memory - Computer Science 322 Operating Systems Mount...

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Computer Science 322 Operating Systems Mount Holyoke College Spring 2008 Topic Notes: Memory Management Memory is one of the major shared resources in any modern system. A program needs access to the CPU, and space in memory for its instructions and data in order to run. Think of a simple program that does some operations like this: x = x + 1; // stuff do { // stuff while (i!=0); This becomes assembly code that looks something like this: LOAD X, R0 INC R0 STOR R0, X and loopstart: ... ! assuming i is in R1 TEST R1 BNE loopstart Somewhere in memory, there is program text corresponding to these statements and variables. How does the program know how to find the memory location corresponding to variable x ? How does the BNE instruction know where to jump to? Binding to Memory When does an instruction or a variable get assigned an actual memory address? There are three possible times:
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Operating Systems Spring 2008 1. Programming or Compile time : If we can know the actual memory location a priori , absolute code can be generated. The downside is that we must rewrite or recompile code if its starting location changes. This might be used on small systems. Microprocessors might do this. The old DOS .com format programs used this. Programs for things like the Commodore 64 used this. For example, a BASIC program on the Commodore 64 could include the statements 10 POKE 1320, 1 20 POKE 55592, 6 This puts character ’A’ near the middle of the top of the screen, then changes its color to blue. (See Appendix D) We could also see the current status of joystick 1: 10 JV=PEEK(56320) Bits correspond to the 4 directions and the fire button status. A program could also decide to POKE and PEEK values anywhere into memory. This will not work on a multiprogrammed system, unless each program is compiled to have disjoint memory usage, but the idea lives on in the smaller devices today. 2. Load time : Must generate relocatable code if memory location is not known at compile time. Medium/larger systems may do this. The physical address for a variable or an instruction (branch target) is computed when the program is loaded into memory. Once the program has been loaded into a section of memory, it cannot move. If it is removed from memory, it must be returned to the original location. Multiprogramming is possible, and we will consider the issues this brings up for memory management. 3. Execution time : Binding must be delayed until run time if the process can be moved during its execution from one memory segment to another. Need hardware support for address maps (e.g., base and limit registers ). This is also used for modern medium and large systems. A program’s data and instructions can be moved around in memory at run time. This allows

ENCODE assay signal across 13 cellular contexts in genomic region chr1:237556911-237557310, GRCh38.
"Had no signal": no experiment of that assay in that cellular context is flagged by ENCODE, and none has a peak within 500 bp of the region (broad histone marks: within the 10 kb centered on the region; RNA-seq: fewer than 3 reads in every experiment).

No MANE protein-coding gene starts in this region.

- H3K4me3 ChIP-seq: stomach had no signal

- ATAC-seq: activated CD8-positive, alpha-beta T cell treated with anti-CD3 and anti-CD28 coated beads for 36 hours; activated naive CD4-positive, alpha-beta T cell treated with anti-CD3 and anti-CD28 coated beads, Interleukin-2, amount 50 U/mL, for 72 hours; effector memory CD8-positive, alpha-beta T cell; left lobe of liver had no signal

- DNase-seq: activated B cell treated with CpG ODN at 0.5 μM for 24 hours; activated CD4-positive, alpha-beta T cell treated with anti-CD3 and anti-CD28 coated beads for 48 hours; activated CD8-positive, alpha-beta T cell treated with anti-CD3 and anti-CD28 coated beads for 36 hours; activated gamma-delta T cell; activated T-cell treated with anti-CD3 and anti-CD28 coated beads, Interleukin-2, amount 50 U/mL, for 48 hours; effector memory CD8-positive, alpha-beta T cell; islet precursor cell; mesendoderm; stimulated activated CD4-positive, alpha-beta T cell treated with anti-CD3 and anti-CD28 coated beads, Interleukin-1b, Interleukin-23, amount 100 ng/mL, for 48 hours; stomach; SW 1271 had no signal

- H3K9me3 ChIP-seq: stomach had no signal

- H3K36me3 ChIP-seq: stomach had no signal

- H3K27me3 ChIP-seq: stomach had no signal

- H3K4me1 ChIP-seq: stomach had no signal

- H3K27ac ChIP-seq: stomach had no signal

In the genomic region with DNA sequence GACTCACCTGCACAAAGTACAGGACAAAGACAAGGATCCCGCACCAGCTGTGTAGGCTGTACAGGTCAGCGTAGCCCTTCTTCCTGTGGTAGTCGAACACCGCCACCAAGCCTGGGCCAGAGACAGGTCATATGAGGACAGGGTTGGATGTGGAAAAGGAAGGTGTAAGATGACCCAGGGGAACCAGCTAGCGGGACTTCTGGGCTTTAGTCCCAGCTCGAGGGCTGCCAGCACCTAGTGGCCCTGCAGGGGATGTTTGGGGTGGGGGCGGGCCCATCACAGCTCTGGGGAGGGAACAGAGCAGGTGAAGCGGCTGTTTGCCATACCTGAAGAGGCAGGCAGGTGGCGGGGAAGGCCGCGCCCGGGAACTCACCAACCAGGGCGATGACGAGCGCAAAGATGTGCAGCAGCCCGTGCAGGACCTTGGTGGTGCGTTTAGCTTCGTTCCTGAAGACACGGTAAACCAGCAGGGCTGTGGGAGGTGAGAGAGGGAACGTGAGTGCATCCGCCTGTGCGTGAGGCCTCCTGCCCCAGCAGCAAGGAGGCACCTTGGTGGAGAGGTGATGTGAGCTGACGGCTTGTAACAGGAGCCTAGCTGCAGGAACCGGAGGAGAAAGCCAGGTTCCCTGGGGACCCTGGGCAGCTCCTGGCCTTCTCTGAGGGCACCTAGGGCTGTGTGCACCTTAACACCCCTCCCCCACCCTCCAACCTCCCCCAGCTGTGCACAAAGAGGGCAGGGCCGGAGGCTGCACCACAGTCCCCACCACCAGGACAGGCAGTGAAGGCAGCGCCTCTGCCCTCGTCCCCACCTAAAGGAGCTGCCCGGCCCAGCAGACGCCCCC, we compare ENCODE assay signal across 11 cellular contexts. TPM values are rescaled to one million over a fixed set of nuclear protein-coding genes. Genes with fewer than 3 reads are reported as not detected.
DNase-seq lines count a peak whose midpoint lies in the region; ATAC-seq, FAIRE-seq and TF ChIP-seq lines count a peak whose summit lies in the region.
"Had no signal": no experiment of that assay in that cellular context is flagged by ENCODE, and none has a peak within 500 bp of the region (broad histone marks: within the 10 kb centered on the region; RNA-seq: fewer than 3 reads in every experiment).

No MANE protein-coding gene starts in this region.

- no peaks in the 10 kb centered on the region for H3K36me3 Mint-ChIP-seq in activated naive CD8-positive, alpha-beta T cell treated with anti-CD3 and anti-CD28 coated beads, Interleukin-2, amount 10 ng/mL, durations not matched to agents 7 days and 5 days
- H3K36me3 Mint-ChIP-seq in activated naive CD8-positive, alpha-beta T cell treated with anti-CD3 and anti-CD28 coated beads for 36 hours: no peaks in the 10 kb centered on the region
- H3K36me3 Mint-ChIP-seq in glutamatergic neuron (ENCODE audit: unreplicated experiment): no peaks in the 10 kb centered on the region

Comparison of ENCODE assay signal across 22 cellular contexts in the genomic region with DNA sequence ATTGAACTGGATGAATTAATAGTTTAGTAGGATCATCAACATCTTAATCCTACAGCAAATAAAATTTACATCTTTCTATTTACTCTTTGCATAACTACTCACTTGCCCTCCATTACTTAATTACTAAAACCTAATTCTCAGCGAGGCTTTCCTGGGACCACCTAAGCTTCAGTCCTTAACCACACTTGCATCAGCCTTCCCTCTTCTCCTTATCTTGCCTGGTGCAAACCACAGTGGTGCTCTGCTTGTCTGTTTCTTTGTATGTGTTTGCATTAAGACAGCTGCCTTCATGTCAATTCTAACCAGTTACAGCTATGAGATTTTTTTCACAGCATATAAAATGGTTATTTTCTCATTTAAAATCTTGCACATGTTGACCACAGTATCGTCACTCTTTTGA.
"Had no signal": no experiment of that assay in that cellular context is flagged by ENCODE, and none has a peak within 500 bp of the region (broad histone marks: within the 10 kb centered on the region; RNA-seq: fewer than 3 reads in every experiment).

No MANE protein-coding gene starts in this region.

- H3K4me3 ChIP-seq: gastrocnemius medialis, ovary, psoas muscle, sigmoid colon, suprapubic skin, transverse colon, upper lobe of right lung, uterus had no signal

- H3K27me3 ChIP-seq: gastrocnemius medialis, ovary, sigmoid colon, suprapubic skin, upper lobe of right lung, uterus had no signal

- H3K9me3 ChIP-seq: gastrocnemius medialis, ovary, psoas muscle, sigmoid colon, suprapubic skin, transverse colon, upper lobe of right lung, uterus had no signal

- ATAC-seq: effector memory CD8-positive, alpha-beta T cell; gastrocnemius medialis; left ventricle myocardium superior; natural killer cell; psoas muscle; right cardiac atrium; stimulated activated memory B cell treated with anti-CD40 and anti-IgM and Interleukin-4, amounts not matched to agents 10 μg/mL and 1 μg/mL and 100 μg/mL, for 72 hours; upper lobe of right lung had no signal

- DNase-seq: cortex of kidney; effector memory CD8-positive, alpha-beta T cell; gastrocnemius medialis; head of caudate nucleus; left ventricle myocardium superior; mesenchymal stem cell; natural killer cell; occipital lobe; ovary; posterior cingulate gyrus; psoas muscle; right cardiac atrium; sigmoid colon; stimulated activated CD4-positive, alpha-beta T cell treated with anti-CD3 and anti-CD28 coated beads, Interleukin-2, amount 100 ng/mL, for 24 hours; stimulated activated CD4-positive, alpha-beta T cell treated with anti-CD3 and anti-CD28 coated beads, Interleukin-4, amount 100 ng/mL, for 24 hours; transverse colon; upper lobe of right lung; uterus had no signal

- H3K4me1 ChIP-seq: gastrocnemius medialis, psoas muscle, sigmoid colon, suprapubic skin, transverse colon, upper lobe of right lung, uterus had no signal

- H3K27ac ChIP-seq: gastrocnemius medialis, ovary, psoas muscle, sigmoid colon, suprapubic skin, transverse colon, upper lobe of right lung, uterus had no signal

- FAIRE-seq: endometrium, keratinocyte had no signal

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This note was uploaded on 02/15/2010 for the course CS 322 taught by Professor Teresco during the Spring '08 term at Mt. Holyoke.

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memory - Computer Science 322 Operating Systems Mount...

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